12.2. Finding Collocated Sensors#

Our analysis begins by finding collocated pairs of AQS and PurpleAir sensors—sensors that are placed essentially next to each other. This step is important because it lets us reduce the effects of other variables that might cause differences in sensor readings. Consider what would happen if we compared an AQS sensor placed in a park with a PurpleAir sensor placed along a busy freeway. The two sensors would have different readings, in part because the sensors are exposed to different environments. Ensuring that sensors are truly collocated lets us claim the differences in sensor readings are due to how the sensors are built and small, localized air fluctuations, rather than other potential confounding variables.

Barkjohn’s analysis found pairs of AQS and PurpleAir sensors that are installed within 50 meters of each other. Then, they contacted each AQS site to see whether they also maintained the PurpleAir sensor. This extra effort gave them confidence that their sensor pairs were truly collocated.

In this section, we explore and clean location data from AQS and PurpleAir. Then, we perform a join of sorts to construct a list of potentially collocated sensors. We won’t contact AQS sites ourselves; instead, we proceed in laterr sections with Barkjohn’s list of confirmed collocated sensors.

We’ve downloaded a list of AQS and PurpleAir sensors in data/list_of_aqs_sites.csv and data/list_of_purpleair_sensors.json. Let’s begin by reading these files into pandas DataFrames. First, we check file sizes to see whether they are reasonable to load into memory.

!ls -lLh data/list_of*
-rw-r--r--  1 sam  staff   4.8M Oct 27 16:54 data/list_of_aqs_sites.csv
-rw-r--r--  1 sam  staff   3.8M Oct 22 16:10 data/list_of_purpleair_sensors.json

Both files are relatively small. Let’s start with the list of AQS sites.

12.2.1. Wrangling the List of AQS Sites#

We have filtered the AQS map of sites to show only the AQS sites that measure PM2.5, and then downloaded the list of sites as a CSV file using the map’s web app. Now we can load it into a pandas DataFrame.

aqs_sites_full = pd.read_csv('data/list_of_aqs_sites.csv')
(1333, 28)

There are 28 columns in the table. Let’s check the column names.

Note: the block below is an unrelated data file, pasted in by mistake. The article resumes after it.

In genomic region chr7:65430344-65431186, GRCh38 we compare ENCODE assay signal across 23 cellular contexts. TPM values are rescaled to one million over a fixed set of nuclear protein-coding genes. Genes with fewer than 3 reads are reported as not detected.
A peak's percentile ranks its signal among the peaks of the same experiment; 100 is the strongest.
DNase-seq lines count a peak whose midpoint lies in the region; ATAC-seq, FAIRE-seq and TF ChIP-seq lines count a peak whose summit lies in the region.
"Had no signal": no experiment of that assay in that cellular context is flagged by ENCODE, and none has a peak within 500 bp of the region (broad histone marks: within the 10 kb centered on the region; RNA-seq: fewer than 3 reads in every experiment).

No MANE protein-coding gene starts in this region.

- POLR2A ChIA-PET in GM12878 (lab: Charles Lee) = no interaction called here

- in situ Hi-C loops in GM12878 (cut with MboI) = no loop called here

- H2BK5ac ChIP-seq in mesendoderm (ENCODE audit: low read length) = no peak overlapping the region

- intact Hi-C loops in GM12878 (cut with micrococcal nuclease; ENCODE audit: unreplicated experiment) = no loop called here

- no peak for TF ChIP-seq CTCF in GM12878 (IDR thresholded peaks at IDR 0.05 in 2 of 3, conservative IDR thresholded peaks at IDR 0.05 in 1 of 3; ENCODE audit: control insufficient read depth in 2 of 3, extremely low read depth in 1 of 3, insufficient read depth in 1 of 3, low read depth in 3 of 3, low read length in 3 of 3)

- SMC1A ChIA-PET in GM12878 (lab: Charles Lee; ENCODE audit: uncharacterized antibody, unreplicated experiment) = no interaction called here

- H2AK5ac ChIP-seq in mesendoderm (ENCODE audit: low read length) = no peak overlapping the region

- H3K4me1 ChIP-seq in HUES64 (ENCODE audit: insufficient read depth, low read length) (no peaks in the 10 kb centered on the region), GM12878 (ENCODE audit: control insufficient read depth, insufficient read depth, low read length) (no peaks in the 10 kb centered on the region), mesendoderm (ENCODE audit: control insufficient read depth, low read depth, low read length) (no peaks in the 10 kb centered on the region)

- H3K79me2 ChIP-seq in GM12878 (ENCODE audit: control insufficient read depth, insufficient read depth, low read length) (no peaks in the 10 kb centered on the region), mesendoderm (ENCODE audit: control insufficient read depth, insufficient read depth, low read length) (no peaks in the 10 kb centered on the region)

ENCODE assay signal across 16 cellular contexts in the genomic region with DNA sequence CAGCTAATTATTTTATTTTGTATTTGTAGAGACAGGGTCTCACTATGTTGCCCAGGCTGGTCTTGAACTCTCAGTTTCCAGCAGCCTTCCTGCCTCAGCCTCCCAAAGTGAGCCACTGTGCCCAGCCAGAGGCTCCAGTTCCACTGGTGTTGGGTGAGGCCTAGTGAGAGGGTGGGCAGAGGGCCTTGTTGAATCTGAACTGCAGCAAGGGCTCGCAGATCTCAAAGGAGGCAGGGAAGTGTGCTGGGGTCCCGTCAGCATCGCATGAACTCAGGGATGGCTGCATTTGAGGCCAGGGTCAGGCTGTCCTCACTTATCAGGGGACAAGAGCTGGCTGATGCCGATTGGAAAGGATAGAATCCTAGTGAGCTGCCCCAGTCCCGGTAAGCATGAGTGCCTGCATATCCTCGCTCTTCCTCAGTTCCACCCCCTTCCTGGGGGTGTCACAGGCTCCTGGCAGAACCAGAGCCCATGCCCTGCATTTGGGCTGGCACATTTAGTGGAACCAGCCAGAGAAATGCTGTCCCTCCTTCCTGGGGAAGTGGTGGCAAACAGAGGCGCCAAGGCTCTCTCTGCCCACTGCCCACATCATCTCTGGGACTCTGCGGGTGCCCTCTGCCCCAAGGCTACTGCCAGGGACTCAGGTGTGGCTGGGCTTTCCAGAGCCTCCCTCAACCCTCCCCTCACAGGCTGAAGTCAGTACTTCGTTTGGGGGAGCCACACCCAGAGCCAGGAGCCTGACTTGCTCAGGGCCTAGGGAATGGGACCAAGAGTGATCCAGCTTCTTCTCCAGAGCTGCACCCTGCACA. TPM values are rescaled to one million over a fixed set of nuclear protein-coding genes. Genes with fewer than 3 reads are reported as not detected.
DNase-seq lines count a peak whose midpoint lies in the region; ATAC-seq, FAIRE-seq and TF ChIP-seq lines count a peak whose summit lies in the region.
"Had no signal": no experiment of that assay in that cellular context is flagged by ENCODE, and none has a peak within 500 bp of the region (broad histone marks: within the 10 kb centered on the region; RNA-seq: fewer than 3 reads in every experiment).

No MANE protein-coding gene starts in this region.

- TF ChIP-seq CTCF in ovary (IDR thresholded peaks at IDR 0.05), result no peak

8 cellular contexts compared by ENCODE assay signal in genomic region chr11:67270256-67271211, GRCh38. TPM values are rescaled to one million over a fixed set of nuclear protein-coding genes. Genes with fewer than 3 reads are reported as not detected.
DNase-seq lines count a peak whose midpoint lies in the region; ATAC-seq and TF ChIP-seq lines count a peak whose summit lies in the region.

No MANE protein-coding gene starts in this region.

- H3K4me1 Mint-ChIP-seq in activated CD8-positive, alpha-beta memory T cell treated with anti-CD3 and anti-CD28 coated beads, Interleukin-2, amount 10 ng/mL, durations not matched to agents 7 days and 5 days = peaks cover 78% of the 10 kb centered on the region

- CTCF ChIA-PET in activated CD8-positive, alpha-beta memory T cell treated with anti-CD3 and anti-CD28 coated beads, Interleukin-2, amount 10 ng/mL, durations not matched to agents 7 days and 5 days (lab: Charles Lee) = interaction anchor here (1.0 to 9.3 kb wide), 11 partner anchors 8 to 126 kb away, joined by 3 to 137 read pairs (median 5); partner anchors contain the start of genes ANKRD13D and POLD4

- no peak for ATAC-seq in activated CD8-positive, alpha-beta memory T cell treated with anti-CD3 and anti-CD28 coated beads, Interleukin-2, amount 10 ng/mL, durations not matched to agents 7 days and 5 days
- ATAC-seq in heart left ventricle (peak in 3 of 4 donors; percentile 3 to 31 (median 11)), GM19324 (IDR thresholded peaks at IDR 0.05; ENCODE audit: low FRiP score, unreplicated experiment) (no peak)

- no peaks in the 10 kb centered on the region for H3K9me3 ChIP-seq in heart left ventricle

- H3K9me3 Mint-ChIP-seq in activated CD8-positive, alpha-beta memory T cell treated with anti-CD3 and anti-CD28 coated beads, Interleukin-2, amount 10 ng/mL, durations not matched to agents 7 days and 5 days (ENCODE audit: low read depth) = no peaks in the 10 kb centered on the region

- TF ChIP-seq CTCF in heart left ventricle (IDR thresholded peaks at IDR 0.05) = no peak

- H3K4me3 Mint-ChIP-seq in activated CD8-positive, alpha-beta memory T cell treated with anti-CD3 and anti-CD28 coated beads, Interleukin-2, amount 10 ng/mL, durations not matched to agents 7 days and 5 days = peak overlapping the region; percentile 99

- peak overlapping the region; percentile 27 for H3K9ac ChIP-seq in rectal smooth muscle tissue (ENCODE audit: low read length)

Index(['AQS_Site_ID', 'POC', 'State', 'City', 'CBSA', 'Local_Site_Name',
       'Address', 'Datum', 'Latitude', 'Longitude', 'LatLon_Accuracy_meters',
       'Elevation_meters_MSL', 'Monitor_Start_Date', 'Last_Sample_Date',
       'Active', 'Measurement_Scale', 'Measurement_Scale_Definition',
       'Sample_Duration', 'Sample_Collection_Frequency',
       'Sample_Collection_Method', 'Sample_Analysis_Method',
       'Method_Reference_ID', 'FRMFEM', 'Monitor_Type', 'Reporting_Agency',
       'Parameter_Name', 'Annual_URLs', 'Daily_URLs'],

To find out which columns are most useful for us, we reference the data dictionary that the AQS provides on their website. There we confirm that the data table contains information about the AQS sites. So, we might expect the granularity corresponds to an AQS site; meaning each row represents a single site and the column labeled AQS_Site_ID is the primary key. We can confirm this with a count of records for each ID.

06-071-0306    4
19-163-0015    4
39-061-0014    4
46-103-0020    1
19-177-0006    1
51-680-0015    1
Name: AQS_Site_ID, Length: 921, dtype: int64

It looks like some sites appear multiple times in this data frame. Unfortunately, this means that the granularity is finer than the individual site level. To figure out why sites are duplicated, let’s take a closer look at the rows for one duplicated site.

dup_site = aqs_sites_full.query("AQS_Site_ID == '19-163-0015'")

We select a few columns to examine based on their names—those that sound like they might shed some light on the reason for duplicates.